Officials of both companies hope to launch test missions — and astronauts — soon. Boeing’s first test-launch without a crew is scheduled for mid-August and the company hopes to launch astronauts by the end of the year.

“Our plan has never been to be first,” Cain said. “Our plan has been to be the safest and (most) reliable.”

The first Starliner test crew has already been chosen. After the Atlas 5 blasts the capsule into orbit, Chris Ferguson, Mike Fincke and Nicole Mann are expected to rendezvous with the International Space Station and climb aboard.

“And so we’re going to provide transportation,” Cain said, “a service to NASA.”

Utah landing site

At last word, NASA had not decided yet how long that first test-crew will remain on the space station. It could be short term or as long as six months.

When it’s time to come home, Starliner will make a fiery re-entry into the Earth’s atmosphere, employing a heat-shield to protect the capsule much like the tiles that protected the belly of the space shuttle. But instead of landing like an airplane with wings, as the shuttle did, or splashing into the ocean as Apollo did, Starliner will unfurl enormous parachutes. An airbag cushion will soften the homecoming touchdown. And it might very well happen in Utah.

“Dugway is by far the best area to come to,” said Duane Shields, Army program manager at Dugway Proving Ground.

Other potential landing sites for each mission are at military bases in California, Arizona and New Mexico. Dugway has one big advantage: It’s very “big-ness.” The proposed landing site is in the middle of a huge, flat, government-controlled landscape with fences that would keep outsiders at least 20 miles away. The skies above are already designated as controlled airspace.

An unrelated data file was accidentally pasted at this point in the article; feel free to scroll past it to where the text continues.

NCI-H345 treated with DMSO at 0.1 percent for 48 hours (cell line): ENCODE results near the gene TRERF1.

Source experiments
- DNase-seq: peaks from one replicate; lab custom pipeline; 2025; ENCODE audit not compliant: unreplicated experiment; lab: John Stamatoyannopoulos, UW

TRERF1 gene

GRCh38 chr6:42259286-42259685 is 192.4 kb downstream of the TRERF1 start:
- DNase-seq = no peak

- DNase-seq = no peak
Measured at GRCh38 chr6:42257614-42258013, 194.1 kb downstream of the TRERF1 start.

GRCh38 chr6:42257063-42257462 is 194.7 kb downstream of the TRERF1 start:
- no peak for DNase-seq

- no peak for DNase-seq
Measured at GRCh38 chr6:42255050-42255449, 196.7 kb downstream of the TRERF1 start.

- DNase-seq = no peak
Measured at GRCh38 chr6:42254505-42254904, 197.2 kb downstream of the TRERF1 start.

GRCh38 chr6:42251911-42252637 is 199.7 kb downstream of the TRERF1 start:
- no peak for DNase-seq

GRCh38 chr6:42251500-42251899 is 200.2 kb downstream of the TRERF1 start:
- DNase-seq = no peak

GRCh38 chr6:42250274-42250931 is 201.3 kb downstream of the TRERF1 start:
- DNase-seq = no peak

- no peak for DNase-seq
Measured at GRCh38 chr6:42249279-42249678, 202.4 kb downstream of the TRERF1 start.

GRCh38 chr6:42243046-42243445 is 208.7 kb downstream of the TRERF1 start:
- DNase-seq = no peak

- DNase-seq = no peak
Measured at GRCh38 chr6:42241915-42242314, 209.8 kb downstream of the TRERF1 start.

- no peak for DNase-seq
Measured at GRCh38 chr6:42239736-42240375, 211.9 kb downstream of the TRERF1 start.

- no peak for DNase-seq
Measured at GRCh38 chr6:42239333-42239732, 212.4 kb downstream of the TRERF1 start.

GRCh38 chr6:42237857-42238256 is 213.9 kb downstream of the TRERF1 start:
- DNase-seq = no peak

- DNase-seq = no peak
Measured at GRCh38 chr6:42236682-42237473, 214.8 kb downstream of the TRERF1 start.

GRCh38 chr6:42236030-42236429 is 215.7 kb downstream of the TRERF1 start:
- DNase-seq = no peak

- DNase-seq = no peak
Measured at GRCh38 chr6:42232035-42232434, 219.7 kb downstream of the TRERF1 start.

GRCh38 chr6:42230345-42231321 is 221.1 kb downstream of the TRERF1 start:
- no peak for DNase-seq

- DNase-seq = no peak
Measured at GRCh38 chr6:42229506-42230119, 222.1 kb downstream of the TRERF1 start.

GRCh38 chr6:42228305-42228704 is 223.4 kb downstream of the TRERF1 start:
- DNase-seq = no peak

Dugway is by far the best area to come to.

“Dugway’s really big,” said base Commander Col. Brant Hoskins, “essentially the size of Rhode island.”

“The first crewed launch we hope is coming to Dugway,” Shields said. “But that’s dependent on a whole lot of different variables; the rotation of the Earth, when they’re going to detach from the space (station), and weather, primarily.”

In the last few days of every mission, Boeing and NASA will make a final decision on which landing site to use. That choice will be partly based on the timing and trajectory of the re-entry, but it will also hinge on such fast-changing factors as mud or strong winds in the target zones.

“The primary considerations are, first, what are the ground conditions going to be like?” Atchison said. “Second, what are our weather conditions going to be looking like.”

Can people watch?

Boeing officials hope Starliner will do at least one or two launches annually for many years to come, which could imply multiple landings in Utah.

“Absolutely,” Cain said. “Yes.”

And many Dugway employees are crossing their fingers.

“It’s a great thing for Dugway,” Shields said. “It’s a great thing for the state of Utah.”

But even if landings in Utah become more-or-less routine, that does not mean they will ever become a spectator event.

“No, not people on the ground,” Shields said. “They could come out, but they won’t get very close. They won’t be able to see anything.”

With hundreds of miles of fences and barbed wire, it’s pretty clear that attempted spectators are not welcome. Would visitors be stopped?

“Certainly,” Hoskins replied. “Yeah.”

“You’d have to have a pretty good set of binoculars, or a pretty good telescope, to be able to catch us coming in,” Atchison said. “There’s always the possibility of hearing the sonic boom when we come in.”

So, Utah may once again be the “Crossroads of the West,” this time for space travelers. But most Utah residents will never see it happen. With luck, they may only hear the distant thunder.


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John Hollenhorst